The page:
Posted in classes, Quilting, Studio 180 Design tools and techniques, Sue Pelland Designs tools and techniques, Teaching

Top 8 Reasons to take a quilt class!

  1.  Most obvious – learn a new skill.  Whether its a new tool, new technique, or new pattern, taking a class is a great way to learn. Your teacher is an expert in class content and can explain to you in a way you can understand.  We all learn a little differently and a good instructor will be able to help you understand the concept.
  2. Refresh or perfect a skill.  If it’s been a while since you’ve quilted or you’re struggling with a tool or technique a class is a great way to get “back in the saddle”.
  3. It’s the little things. In class you may learn a new way to pin, perfect your quarter inch or learn to spin your seams..
  4. You’ll be encouraged to change your rotary cutter blade.  None of us change it often enough – go change your blade right now!  You will thank me!
  5. You’ll “need” to buy new fabric – like you need a reason!  Of course you can use something out of your stash – but that new fabric line would be perfect!
  6. In class you’ll get to see the fabric combinations of all the other students.  I’m always amazed by the different styles and colors chosen for projects.  And inspired!
  7. Sometimes there is Show and Tell – more inspiration!
  8. Make new friends, hang out with other quilters, share ideas and laugh!

Do you take quilt classes?  What would you add to the list?

Posted in Quilting, vintage quilts

More vintage fun!

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Another vintage top finished!  I added muslin borders to make it bigger and quilted with a simple butterfly meander.

jean-hoy-2The butterflies are all done by hand.  Look at the details in the stitches – especially that Blanket Stitch!  Amazing art!

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It’s always a privilege for me to finish these vintage tops.  Most have been “safely” tucked away and no one gets to enjoy the art from the past.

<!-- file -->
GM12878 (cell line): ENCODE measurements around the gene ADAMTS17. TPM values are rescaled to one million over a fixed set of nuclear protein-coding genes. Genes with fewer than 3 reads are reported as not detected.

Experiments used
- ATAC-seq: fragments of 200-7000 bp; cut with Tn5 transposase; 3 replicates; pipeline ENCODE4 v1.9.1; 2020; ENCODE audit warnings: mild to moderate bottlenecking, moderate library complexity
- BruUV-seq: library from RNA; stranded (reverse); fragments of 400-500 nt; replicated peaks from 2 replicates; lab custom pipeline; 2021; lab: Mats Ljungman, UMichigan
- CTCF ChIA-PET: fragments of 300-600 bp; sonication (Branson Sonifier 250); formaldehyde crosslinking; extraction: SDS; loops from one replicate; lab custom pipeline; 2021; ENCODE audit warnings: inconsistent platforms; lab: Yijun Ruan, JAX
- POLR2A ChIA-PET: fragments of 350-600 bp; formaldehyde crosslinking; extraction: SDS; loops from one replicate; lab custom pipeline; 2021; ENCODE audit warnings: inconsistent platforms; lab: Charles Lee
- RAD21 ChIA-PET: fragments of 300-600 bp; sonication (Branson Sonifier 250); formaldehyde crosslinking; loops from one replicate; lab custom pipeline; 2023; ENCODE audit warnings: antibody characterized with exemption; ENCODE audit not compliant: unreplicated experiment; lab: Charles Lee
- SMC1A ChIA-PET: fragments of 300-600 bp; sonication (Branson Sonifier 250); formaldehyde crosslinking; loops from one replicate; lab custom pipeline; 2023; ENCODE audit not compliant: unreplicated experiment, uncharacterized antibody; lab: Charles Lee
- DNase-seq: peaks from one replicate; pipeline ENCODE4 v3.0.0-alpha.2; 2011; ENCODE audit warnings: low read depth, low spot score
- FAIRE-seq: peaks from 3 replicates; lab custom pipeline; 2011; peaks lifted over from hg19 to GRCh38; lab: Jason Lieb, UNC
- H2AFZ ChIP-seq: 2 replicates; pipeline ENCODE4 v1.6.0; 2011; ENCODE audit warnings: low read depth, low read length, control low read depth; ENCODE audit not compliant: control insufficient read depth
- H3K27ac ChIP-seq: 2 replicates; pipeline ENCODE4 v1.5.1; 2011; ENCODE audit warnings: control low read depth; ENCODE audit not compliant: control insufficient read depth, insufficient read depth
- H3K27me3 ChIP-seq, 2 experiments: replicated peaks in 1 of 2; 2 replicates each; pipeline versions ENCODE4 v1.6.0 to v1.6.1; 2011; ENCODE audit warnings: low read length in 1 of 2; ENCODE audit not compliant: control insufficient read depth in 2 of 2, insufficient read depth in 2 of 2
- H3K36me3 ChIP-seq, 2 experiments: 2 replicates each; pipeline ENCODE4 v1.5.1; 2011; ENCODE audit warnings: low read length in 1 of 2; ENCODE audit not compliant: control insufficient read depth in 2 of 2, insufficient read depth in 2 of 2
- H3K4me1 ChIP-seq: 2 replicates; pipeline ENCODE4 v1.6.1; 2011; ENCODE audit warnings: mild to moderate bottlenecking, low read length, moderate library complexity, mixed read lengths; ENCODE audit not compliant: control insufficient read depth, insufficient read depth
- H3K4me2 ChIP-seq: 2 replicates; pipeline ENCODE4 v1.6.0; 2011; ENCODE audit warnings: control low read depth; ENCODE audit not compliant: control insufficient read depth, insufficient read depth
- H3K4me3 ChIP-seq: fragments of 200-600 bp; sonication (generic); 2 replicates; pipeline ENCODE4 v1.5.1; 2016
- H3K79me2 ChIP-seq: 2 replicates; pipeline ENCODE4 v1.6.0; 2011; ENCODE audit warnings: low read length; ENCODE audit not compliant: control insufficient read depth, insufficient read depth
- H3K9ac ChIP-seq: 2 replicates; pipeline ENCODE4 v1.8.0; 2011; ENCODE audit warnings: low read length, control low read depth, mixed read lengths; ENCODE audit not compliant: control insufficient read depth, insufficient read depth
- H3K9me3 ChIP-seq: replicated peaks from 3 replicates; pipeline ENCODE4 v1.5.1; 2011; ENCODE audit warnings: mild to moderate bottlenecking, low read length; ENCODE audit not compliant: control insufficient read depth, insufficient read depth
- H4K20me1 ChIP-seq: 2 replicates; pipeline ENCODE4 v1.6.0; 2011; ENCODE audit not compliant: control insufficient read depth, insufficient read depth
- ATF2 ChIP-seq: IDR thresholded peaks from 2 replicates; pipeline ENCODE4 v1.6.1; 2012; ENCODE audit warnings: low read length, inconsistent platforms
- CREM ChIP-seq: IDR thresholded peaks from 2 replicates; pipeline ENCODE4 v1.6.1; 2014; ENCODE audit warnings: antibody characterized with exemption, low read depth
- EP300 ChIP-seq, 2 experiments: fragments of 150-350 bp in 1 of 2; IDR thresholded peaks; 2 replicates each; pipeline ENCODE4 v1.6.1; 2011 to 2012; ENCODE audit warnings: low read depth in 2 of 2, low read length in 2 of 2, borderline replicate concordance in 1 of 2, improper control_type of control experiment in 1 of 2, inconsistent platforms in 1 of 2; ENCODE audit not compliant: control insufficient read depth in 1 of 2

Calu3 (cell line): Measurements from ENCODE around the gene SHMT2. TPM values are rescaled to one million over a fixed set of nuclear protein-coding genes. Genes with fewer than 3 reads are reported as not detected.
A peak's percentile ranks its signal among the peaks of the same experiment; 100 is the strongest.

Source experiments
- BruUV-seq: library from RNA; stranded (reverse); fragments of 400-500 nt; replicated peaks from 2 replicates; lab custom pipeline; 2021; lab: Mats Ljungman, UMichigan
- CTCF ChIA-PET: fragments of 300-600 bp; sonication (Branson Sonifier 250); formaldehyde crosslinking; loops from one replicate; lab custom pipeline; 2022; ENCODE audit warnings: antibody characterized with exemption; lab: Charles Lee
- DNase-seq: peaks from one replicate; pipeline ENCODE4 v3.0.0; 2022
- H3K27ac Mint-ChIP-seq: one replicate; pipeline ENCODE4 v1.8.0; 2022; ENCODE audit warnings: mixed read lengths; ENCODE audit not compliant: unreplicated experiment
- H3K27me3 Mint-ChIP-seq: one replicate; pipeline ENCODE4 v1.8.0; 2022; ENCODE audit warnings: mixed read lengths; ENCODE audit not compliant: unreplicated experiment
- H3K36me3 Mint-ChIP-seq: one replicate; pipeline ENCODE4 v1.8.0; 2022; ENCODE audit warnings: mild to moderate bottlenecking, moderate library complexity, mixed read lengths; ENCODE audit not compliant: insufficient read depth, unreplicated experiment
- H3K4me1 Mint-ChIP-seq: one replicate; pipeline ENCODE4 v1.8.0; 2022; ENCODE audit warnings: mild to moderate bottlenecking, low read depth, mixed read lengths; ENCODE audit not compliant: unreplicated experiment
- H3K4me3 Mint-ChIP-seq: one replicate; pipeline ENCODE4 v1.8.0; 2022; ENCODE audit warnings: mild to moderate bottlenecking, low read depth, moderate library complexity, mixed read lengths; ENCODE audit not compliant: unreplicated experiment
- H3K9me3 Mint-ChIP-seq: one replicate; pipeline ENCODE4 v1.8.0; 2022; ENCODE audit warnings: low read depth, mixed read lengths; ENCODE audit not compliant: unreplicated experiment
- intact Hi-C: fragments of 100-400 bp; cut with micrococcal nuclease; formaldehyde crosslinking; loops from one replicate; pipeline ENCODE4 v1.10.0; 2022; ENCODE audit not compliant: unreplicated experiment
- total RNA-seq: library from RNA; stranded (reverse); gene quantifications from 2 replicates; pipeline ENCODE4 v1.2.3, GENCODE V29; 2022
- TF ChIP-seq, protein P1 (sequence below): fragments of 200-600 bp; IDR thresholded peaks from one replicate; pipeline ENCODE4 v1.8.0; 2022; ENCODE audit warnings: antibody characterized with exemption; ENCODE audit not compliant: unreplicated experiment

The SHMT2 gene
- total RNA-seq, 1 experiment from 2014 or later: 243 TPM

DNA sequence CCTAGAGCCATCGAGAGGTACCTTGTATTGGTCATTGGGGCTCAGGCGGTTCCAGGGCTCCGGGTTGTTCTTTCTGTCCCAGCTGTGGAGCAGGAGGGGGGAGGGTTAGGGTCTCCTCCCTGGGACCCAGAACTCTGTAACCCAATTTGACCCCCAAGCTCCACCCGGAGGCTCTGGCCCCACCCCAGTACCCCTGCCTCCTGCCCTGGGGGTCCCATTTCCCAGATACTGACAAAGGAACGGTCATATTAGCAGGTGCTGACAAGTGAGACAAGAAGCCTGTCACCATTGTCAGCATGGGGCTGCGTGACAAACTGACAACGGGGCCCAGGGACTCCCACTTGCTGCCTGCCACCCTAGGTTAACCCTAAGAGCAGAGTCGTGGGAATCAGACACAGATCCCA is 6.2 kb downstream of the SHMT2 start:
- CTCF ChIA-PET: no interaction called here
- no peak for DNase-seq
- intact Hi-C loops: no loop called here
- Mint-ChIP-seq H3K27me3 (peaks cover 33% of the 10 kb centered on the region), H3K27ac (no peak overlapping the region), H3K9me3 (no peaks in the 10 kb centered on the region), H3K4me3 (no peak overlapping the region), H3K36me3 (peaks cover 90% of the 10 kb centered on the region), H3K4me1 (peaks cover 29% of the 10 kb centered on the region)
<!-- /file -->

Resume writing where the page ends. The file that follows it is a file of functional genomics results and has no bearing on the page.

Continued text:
Years ago I would cringed when one was brought to me – Should I quilt this?  Is it valuable?  Will machine quilting lessen the value?  Will the “quilt police” show up?  Can they be quilted by machine?  I had lots of questions and the only answer seemed to be -NO – never machine quilt vintage quilts!

Never being one to take NO for an answer I’ve quilted many vintage tops over the years.  And many who’ve had those quilt tops tucked away are now able to use, display and enjoy some family treasures.

Do you have some quilts or quilt tops tucked away?

 

Posted in Quilt Stories, Quilting, vintage quilts

Gertrude’s Quilt

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I had the pleasure of quilting this quilt last week.  My friend Honey brought it in – what a treasure – all hand pieced ( and a little wonky)!  She told me her great grandmother made it and she’s kept it in her cedar chest for years.  I wish I had taken a before picture as it wasn’t even close to square.  Kind of parallelogram shaped would be more accurate.  I trimmed the edges ( no binding around hexies for this girl) and squared it up as much as I could.  The fabric in this quilt is pristine; no stains, no discoloration and no fading.

Quilting was a challenge.  I used spray starch and steam to tame those “fuller” areas. We decided on a simple loopy meander – made it easier to work in the extra fabric.

Honey picked up her quilt today and she loved it!  She had done some research on her great-grandmother.  Her name is Gertrude Amheiser from Juniata, PA.  She was born in 1869 – 148 years ago.  There’s no information on when she died.  So this quilt is probably at least 100 years old.  Love these family keepsakes!

The backing and the binding are unbleached muslin.  I’ve always been fond of the backs of quilts.

I am a first generation quilter – no vintage tops or quilts in my family.  I was lucky enough to purchase some vintage quilts that belonged to my great aunt.  I blogged about them years ago – if I can find it I’ll post it again.

Do you have vintage quilt tops or quilts in your family?  Do you use and enjoy them or are they tucked away?